for the longest time printer techs have had a general "tune up" rule for printer repair. similar to when you take a car in for diagnosis. and the mechanic says "let's give it a tune up to eliminate accumulative issues", etc. dampers, wipers, cap tops, etc have been the norm for a pre-diagnostic approach. as well as replacing entire pumps when "rebuilding" only requires replacing a tube that runs through the pump (the pumps are peristaltic). these "tune ups" amount to the demons in each individual printer never being understood. by swapping pump lines, dampers, cap tops, and data ribbons the exact source of the ink supply or data, ... whatever can be pin pointed. whether a printer owner does or doesn't repair the printer, it's good to know the basic fluid dynamics of the machine. when you do get to know the printer, you will see how truly unmagical it is that the ink makes it from the cart' to the jet. and or to the wast bottle. understanding these basic principles will help a printer owner much faster discern just why his machine is clogged and get back to printing. the print test pattern can tell if you have a seal issue, cracked manifold, clogged head, bad capping assembly, bad pump, bad data, bad ink.... just by looking at the pattern. it is the finger print of the machine's state of being. i've found that many techs don't know how to read these tiny clues to the issue at hand. being certified as a printer tech doesn't mean that you are a printer guru. there's only so much training a person can receive in a certification program. the rest comes from that thousandth repair.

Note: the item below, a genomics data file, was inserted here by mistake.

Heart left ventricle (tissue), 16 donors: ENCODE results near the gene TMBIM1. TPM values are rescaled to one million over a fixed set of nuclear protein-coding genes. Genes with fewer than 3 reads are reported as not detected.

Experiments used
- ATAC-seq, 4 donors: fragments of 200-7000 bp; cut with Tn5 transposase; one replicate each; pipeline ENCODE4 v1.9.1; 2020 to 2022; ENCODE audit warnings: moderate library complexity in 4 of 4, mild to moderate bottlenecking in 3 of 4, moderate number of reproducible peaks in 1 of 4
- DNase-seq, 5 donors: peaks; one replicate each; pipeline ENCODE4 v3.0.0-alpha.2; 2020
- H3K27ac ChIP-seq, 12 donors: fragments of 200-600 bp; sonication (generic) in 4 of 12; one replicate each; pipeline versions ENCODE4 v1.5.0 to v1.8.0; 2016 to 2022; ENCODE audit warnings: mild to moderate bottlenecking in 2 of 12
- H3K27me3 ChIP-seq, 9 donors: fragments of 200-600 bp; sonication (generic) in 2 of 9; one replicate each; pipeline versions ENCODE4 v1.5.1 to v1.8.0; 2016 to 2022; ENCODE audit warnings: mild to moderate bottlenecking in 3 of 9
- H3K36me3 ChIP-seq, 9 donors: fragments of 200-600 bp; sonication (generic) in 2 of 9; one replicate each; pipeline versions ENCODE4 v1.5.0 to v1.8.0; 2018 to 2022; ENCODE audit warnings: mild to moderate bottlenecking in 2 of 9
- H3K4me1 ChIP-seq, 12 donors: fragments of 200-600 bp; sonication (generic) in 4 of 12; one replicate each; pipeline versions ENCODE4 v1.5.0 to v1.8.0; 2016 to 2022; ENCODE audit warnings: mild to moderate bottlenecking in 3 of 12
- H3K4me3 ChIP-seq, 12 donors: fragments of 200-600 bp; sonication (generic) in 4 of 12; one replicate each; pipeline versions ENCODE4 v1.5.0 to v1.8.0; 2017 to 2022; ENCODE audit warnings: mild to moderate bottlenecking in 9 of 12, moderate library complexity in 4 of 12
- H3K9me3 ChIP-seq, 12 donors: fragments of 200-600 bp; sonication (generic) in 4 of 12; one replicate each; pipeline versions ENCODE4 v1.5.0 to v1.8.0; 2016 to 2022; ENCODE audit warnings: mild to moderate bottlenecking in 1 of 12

as for signs101. if someone does have a pritner out of warranty. post a question there. you will be immediately helped by guys that have long since fired their printer techs.